There is an old Court of Appeals of New York case from the 1940’s in the corporate context involving the question of whether at-will employees, while on the company payroll, may use company time and resources to entice clients away after they leave.  One of the big mid-level ad agencies in New York City was incorporated.  It was started by the old man, who, at his best, was superb.  But he was getting older and losing it.  The top people under him who were all at-will employees, thought they had worked out an arrangement by which they would purchase the old man’s stock and he would retire.  But there was a real business problem here: at the last minute, the old man refused to sign.  Without informing him or getting his consent, they plotted a walkout day.  They set up a new shop on company time while drawing company paychecks and solicited clients.  They walked out, taking a lot of clients with them.  The old corporation and the old man sued under agency and corporate law saying that these people had violated their duty of loyalty, duty of care, and duty of full and fair disclosure up-front to the company and the old man.  The court answered that it was still the majority rule in the corporate world that the at-will employees could not participate in this type of activity.


Meehan v. Shaughnessy – This is an unusual partnership agreement in that it lumps rightful and wrongful dissolution together and provides what is going to happen.  The court looks at the agreement and basically ratifies the agreement.  It sees no conflict between the agreement and the UPA.  In this case, some of the partners went to young associates and solicited business for their new firm.  They held that the old per se rule of setting up shop while being employed didn’t apply to a law firm because at a law firm the main parties to be protected are the clients, and the clients can’t get good service unless there is work up front.  The court found a violation, holding that the old partners had a right to have their solicitation sent to the clients at the same time that the departing partners sent theirs.  Note that you can’t forcibly take clients with you.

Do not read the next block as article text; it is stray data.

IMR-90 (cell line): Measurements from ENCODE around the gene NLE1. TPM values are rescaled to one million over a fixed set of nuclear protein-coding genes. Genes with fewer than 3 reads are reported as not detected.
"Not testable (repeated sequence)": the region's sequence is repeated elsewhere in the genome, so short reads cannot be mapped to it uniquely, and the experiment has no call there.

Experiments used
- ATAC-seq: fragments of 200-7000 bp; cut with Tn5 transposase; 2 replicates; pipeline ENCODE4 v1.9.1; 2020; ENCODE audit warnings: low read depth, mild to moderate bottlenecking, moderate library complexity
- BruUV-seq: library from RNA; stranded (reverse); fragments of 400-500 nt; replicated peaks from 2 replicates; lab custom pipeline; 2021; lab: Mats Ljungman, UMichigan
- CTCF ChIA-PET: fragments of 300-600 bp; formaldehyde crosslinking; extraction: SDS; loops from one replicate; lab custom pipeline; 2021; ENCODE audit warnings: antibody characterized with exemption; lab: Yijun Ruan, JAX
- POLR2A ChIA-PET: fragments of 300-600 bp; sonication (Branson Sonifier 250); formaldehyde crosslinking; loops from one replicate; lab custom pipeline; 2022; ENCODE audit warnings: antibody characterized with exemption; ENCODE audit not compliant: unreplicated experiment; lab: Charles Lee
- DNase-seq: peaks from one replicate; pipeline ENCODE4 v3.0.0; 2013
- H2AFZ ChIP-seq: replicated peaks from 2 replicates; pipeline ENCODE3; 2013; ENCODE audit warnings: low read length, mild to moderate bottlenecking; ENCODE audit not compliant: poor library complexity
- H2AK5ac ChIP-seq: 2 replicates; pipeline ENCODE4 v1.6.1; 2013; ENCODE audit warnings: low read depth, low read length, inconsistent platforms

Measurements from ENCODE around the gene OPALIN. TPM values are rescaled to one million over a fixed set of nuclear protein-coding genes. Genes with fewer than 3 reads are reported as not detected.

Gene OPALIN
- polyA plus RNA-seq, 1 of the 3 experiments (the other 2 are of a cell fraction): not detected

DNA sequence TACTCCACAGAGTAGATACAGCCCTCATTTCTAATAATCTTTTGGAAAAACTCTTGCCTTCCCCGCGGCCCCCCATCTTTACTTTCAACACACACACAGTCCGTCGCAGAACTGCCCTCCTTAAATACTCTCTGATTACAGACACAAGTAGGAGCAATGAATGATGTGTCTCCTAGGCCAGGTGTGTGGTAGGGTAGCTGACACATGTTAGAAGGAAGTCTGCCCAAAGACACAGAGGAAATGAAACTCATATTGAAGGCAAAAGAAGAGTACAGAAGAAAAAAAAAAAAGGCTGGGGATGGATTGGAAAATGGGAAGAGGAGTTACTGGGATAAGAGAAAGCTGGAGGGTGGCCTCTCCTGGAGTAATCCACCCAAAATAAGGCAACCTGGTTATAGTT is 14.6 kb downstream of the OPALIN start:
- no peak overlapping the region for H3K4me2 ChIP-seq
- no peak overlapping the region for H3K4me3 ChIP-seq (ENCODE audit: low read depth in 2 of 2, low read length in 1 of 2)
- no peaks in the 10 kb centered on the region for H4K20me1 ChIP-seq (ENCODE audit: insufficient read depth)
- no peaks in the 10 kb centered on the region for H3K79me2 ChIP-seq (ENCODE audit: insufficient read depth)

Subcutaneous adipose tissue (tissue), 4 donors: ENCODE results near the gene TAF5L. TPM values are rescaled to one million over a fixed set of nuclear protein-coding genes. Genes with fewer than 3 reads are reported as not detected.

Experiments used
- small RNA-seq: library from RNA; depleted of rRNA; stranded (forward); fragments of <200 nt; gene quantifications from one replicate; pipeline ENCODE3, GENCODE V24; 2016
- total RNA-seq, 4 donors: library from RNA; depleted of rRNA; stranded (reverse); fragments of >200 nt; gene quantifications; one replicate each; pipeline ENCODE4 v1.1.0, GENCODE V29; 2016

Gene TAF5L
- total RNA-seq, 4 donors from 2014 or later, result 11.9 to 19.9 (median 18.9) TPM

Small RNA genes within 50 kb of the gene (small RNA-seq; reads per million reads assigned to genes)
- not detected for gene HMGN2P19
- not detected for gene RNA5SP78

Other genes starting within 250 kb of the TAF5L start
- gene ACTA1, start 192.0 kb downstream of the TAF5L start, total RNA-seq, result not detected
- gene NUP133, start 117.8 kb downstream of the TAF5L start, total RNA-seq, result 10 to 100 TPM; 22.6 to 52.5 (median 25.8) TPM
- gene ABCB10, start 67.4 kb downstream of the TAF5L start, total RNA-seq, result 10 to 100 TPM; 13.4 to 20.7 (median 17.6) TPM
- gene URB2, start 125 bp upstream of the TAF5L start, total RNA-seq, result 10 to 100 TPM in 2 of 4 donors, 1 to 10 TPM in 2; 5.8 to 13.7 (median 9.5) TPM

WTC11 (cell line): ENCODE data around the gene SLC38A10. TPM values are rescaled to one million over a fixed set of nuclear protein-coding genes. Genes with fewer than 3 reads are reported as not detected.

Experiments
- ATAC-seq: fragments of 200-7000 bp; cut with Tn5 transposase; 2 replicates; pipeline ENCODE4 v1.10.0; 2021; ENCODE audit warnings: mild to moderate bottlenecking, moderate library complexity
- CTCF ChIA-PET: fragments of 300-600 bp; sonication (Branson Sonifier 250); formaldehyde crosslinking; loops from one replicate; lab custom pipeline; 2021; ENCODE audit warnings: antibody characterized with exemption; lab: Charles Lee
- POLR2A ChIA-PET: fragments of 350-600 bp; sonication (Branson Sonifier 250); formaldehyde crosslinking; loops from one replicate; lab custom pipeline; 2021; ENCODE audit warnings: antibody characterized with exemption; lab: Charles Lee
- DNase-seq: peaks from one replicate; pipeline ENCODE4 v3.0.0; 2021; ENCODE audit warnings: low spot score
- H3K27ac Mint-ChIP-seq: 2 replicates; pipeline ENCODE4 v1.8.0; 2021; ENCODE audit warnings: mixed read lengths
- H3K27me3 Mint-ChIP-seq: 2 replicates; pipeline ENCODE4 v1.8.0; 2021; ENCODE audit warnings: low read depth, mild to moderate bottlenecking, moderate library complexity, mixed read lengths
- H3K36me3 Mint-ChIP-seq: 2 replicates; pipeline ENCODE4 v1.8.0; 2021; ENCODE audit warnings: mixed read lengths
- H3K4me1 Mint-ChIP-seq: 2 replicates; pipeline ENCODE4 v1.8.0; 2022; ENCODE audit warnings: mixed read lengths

8182 Maryland Associates, Limited Partnership v. Sheehan – In Kansas City around 1984, we have a fast-growing mid-sized law firm.  One of the lawyers did financial work.  They saw growth in the area and decided to sign a long term lease under the “last erection” principle, which comes from the S & L crisis of the early 1980’s.  You could tell that an S & L was going out of business when they spent hundreds of millions to build new skyscrapers.  So the partnership signed a long term lease.  This was a general partnership; the case shows the dangers of not using an LLC or corporation.  Acceleration clauses in these documents, at least in non-consumer leases, are fully valid.  The lessors will hire good lawyers to put “good” acceleration clauses in.  What happened?  Legal business was great for a while in the 1980’s, then it turned sour in the late 1980’s for about four years.  When that lawyer left, what was the effect on the dissolution of the firm?  The UPA tells us that the firm continues until winding up occurs.  In a contracts sense, that will mean that all contracts that were on the books are paid for.  The court holds that the rising star guy is liable!  Don’t use general partnership or LLP?  Some states have the broad form LLP that covers contract as well as torts, but most states have LLPs that don’t cover contracts or embezzlement.  An action for embezzlement can be pleaded as tort or contract.  The lessor failed to ratify or adopt in this case.